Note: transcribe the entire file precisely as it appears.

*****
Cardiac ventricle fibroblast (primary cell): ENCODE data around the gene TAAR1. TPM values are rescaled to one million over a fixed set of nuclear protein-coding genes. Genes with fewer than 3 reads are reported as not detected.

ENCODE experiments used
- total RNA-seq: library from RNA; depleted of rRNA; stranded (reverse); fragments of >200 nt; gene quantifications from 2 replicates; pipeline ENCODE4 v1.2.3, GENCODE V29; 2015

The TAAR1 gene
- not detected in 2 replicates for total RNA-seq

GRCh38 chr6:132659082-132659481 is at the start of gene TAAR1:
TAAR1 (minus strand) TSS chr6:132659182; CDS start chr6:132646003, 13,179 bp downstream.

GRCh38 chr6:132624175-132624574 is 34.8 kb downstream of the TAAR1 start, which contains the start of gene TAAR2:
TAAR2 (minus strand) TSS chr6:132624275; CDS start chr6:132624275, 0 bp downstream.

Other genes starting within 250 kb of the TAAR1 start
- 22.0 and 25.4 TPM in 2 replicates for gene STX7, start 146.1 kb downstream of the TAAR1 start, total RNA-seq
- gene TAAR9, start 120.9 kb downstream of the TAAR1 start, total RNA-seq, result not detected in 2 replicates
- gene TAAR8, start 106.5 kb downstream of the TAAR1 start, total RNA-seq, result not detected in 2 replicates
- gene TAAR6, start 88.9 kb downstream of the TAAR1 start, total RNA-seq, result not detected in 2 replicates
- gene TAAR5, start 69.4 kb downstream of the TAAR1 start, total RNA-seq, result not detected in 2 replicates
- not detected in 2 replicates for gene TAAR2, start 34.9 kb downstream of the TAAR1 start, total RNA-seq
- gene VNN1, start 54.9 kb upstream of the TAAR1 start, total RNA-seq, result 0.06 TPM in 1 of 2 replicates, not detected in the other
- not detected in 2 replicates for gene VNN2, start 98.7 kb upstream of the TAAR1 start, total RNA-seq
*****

Cardiac ventricle fibroblast (primary cell): ENCODE data around the gene TAAR1. TPM values are rescaled to one million over a fixed set of nuclear protein-coding genes. Genes with fewer than 3 reads are reported as not detected.

ENCODE experiments used
- total RNA-seq: library from RNA; depleted of rRNA; stranded (reverse); fragments of >200 nt; gene quantifications from 2 replicates; pipeline ENCODE4 v1.2.3, GENCODE V29; 2015

The TAAR1 gene
- not detected in 2 replicates for total RNA-seq

GRCh38 chr6:132659082-132659481 is at the start of gene TAAR1:
TAAR1 (minus strand) TSS chr6:132659182; CDS start chr6:132646003, 13,179 bp downstream.

GRCh38 chr6:132624175-132624574 is 34.8 kb downstream of the TAAR1 start, which contains the start of gene TAAR2:
TAAR2 (minus strand) TSS chr6:132624275; CDS start chr6:132624275, 0 bp downstream.

Other genes starting within 250 kb of the TAAR1 start
- 22.0 and 25.4 TPM in 2 replicates for gene STX7, start 146.1 kb downstream of the TAAR1 start, total RNA-seq
- gene TAAR9, start 120.9 kb downstream of the TAAR1 start, total RNA-seq, result not detected in 2 replicates
- gene TAAR8, start 106.5 kb downstream of the TAAR1 start, total RNA-seq, result not detected in 2 replicates
- gene TAAR6, start 88.9 kb downstream of the TAAR1 start, total RNA-seq, result not detected in 2 replicates
- gene TAAR5, start 69.4 kb downstream of the TAAR1 start, total RNA-seq, result not detected in 2 replicates
- not detected in 2 replicates for gene TAAR2, start 34.9 kb downstream of the TAAR1 start, total RNA-seq
- gene VNN1, start 54.9 kb upstream of the TAAR1 start, total RNA-seq, result 0.06 TPM in 1 of 2 replicates, not detected in the other
- not detected in 2 replicates for gene VNN2, start 98.7 kb upstream of the TAAR1 start, total RNA-seq